This will be a short blog post raising a point about certain, specific coverage of a certain, specific situation, yet has relevance in a wider context as the what both the media see as newsworthy, and what the media thinks the public sees as newsworthy. And in turn, what how I perceive these perceptions, disagree with them, and then try to raise a hopefully valid point that will cause agreement hums of around 1.2 on the richter scale. Agreed? OK, let’s begin.
Watch this video.
And read this story from the BBC.
“A so called ‘polite robber’, has been filmed on CCTV holding up a petrol station in Seattle.
The robber, who appears to be armed with a gun, asks the cashier, “Could you do me a favour? Empty the till for me please and put it right here. I am robbing you sir.”
A man is currently being questioned about the offence by the police.”
Can you see some misplaced priorities here?
Of course you can, because you’re not an unfeeling zombie of a journalist out to create a story suitable for liking and linking and tweeting and lolling.
You’re a compassionate human being who, though of course entirely unaware of the full situation, can at least begin to not only observe, but perhaps even comprehend, the desperation of this frail, pathetic man, who, in his own words, has children to feed.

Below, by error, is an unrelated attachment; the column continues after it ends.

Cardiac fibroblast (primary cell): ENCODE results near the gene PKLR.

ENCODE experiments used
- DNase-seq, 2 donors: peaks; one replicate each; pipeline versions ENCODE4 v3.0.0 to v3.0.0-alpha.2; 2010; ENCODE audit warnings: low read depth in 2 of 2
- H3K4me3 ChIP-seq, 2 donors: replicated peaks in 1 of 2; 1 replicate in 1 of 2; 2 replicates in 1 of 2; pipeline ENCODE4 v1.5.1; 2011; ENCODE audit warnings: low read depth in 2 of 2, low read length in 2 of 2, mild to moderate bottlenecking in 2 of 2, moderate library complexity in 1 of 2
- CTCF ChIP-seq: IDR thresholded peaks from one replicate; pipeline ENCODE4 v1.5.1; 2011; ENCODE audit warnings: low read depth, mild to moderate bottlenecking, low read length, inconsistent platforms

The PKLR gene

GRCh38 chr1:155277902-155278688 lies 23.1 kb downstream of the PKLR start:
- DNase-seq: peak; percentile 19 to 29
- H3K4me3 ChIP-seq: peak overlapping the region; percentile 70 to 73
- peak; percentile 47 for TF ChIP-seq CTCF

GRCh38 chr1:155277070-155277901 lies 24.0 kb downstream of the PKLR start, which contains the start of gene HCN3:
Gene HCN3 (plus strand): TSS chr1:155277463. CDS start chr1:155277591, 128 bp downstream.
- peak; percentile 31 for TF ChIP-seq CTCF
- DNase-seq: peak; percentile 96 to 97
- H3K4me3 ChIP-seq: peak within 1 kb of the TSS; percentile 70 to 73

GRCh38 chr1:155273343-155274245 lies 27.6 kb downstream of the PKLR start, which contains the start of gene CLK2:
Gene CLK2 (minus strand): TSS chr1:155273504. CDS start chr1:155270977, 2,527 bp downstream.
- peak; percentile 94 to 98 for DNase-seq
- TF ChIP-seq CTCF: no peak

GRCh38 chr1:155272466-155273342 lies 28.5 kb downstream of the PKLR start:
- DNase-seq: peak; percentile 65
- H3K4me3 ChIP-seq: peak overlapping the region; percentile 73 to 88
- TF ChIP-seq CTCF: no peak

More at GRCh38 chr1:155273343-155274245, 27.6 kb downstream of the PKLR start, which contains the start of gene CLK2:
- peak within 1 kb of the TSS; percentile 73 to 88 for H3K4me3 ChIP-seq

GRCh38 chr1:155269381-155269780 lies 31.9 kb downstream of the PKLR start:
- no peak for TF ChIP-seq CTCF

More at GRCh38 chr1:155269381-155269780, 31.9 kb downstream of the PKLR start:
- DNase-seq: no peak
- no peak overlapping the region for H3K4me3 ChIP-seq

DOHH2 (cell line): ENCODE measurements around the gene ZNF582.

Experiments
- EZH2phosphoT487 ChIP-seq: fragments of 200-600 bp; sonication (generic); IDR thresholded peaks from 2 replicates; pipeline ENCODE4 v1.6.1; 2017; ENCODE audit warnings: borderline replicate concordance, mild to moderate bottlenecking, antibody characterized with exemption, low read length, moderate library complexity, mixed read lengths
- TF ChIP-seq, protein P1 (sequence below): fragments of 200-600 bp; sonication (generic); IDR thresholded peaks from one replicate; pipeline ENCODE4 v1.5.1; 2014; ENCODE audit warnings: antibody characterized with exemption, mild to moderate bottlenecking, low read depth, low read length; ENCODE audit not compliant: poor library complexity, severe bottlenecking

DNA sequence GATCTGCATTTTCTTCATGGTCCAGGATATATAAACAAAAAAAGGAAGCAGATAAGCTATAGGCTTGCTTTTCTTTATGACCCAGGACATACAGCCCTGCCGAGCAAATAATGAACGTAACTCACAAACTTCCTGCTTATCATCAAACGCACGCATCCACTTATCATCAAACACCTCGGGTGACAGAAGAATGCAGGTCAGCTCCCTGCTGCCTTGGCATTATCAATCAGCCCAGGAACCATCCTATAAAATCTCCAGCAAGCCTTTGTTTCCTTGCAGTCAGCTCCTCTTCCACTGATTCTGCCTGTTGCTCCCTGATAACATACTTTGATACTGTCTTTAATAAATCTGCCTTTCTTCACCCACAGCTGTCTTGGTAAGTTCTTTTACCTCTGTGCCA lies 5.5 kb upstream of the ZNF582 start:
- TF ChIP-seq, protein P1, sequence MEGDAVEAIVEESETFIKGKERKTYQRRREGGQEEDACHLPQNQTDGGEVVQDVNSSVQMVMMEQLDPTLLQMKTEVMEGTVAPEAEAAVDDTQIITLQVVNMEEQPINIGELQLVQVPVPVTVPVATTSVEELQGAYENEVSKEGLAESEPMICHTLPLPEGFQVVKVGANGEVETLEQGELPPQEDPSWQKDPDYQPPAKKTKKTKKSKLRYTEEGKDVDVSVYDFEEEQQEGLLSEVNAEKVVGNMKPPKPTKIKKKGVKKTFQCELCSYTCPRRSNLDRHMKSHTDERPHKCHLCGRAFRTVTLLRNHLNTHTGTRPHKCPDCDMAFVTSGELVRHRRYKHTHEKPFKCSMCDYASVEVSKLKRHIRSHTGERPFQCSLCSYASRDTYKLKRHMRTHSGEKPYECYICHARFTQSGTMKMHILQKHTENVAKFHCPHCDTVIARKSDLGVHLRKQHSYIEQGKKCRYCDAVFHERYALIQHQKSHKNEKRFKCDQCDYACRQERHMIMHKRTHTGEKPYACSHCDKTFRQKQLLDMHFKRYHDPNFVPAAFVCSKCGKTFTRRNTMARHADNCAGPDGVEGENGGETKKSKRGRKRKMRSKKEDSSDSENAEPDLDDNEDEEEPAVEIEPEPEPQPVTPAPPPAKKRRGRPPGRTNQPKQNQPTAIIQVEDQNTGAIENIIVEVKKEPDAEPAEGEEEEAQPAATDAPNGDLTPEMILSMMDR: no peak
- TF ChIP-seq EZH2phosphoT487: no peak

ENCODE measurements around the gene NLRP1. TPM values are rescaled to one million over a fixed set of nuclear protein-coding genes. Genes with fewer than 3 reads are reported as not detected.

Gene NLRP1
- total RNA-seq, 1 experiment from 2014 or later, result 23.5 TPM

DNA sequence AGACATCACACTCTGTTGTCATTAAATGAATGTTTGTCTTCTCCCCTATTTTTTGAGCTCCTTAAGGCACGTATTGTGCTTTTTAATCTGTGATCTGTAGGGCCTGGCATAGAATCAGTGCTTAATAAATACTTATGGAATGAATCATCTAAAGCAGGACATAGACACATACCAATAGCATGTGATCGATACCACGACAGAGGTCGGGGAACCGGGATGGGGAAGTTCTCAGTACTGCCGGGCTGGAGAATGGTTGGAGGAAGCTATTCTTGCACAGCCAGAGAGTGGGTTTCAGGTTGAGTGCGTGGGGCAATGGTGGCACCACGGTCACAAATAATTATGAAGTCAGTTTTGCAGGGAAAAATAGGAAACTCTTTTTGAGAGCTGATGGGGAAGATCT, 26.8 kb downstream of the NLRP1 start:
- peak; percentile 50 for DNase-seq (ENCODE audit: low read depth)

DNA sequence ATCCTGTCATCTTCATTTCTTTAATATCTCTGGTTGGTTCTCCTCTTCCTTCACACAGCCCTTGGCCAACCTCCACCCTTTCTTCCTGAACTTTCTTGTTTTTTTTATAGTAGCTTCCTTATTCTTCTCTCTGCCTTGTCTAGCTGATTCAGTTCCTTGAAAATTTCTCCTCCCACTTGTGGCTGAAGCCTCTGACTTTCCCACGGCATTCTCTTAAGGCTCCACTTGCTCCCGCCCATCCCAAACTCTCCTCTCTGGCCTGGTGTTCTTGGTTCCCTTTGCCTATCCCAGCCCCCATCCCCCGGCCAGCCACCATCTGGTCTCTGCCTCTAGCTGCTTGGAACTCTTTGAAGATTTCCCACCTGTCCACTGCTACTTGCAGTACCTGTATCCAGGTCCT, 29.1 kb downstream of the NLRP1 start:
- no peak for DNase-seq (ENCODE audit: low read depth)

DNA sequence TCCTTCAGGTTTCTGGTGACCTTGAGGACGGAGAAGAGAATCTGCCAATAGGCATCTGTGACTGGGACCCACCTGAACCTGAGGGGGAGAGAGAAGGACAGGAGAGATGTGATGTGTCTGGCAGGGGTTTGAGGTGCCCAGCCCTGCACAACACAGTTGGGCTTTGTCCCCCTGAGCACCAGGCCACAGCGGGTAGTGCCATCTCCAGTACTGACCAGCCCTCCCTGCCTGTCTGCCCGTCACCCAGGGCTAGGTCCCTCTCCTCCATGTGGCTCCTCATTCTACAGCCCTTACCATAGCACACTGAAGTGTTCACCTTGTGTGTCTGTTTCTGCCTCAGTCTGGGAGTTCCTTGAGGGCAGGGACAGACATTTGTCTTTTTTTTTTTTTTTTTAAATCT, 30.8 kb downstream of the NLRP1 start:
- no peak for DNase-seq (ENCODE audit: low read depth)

You may notice his unusual manner in approaching the situation – in that his words and tone are not aggressive, and he engages in some amount of pleasantries whilst he takes part in an action during the course of which every shake and stutter he makes indicates he regrets to the the fullest.
This is not ‘politeness’ though. What the BBC have done is, like a fly, vomited on a situation of some substance, to dissolve it down to a pathetic, but digestable, lump of laughable shit.
What would be the point in expanding the article to remark upon an awful situation that represents the human impact of wealth inequality and the horror of mass unemployment in a country where ‘social welfare’ makes half its population’s blood run cold with the thought that everyone has the most basic of rights to food, shelter and healthcare.
No, let’s keep our words short and free of empathy or relevance, and create some hilarious internet meme, where everyone can laugh about how nice that old man was, as he probably awaits sentence to spend time being polite in some miserable jail while his family carry on in poverty.
He was funny when he forced those words about feeding his children from his terrified mouth though? Wasn’t he?